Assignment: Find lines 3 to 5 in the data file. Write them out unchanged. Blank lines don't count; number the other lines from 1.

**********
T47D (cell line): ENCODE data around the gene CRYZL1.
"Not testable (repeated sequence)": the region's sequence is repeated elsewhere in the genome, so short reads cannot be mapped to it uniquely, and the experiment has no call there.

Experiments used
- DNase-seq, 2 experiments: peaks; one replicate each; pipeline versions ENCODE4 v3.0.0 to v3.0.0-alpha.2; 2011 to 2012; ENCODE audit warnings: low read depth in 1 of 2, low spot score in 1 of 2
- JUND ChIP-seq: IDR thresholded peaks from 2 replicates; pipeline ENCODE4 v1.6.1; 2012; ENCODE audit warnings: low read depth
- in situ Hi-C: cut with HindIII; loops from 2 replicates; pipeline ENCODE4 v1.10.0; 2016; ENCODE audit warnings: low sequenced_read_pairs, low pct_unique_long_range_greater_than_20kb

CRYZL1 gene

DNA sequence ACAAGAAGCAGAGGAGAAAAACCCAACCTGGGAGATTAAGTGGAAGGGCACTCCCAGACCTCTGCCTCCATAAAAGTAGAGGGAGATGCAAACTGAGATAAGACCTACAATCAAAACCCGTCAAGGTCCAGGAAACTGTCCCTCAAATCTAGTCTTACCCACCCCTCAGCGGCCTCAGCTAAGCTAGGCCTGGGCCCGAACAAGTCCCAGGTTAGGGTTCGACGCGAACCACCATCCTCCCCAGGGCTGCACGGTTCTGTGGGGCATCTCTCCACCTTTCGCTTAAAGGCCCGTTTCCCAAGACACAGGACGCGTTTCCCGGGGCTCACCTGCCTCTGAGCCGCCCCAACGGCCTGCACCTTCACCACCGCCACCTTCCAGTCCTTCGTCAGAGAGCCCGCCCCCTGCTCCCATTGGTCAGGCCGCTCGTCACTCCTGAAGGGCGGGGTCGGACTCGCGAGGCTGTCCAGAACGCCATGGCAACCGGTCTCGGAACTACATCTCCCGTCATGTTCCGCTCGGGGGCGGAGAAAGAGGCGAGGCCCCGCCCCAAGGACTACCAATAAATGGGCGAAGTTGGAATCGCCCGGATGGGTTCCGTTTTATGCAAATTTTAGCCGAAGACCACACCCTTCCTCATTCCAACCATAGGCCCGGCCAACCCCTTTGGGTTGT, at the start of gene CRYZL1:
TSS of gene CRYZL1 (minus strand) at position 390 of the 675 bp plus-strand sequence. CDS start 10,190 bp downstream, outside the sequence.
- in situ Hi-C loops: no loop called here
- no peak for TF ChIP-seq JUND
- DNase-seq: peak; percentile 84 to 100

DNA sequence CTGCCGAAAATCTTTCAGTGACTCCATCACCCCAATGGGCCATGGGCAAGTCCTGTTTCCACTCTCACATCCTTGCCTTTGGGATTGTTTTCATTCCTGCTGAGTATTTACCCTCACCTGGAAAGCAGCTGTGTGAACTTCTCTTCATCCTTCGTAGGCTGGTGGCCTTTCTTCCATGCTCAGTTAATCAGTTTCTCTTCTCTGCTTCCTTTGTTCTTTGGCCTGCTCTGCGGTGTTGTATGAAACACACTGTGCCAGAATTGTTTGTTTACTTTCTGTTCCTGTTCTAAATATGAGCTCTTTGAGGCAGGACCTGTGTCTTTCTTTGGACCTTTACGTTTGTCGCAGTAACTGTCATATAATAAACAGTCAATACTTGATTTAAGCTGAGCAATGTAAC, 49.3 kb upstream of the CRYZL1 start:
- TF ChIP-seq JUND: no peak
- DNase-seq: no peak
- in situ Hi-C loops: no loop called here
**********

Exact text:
Experiments used
- DNase-seq, 2 experiments: peaks; one replicate each; pipeline versions ENCODE4 v3.0.0 to v3.0.0-alpha.2; 2011 to 2012; ENCODE audit warnings: low read depth in 1 of 2, low spot score in 1 of 2
- JUND ChIP-seq: IDR thresholded peaks from 2 replicates; pipeline ENCODE4 v1.6.1; 2012; ENCODE audit warnings: low read depth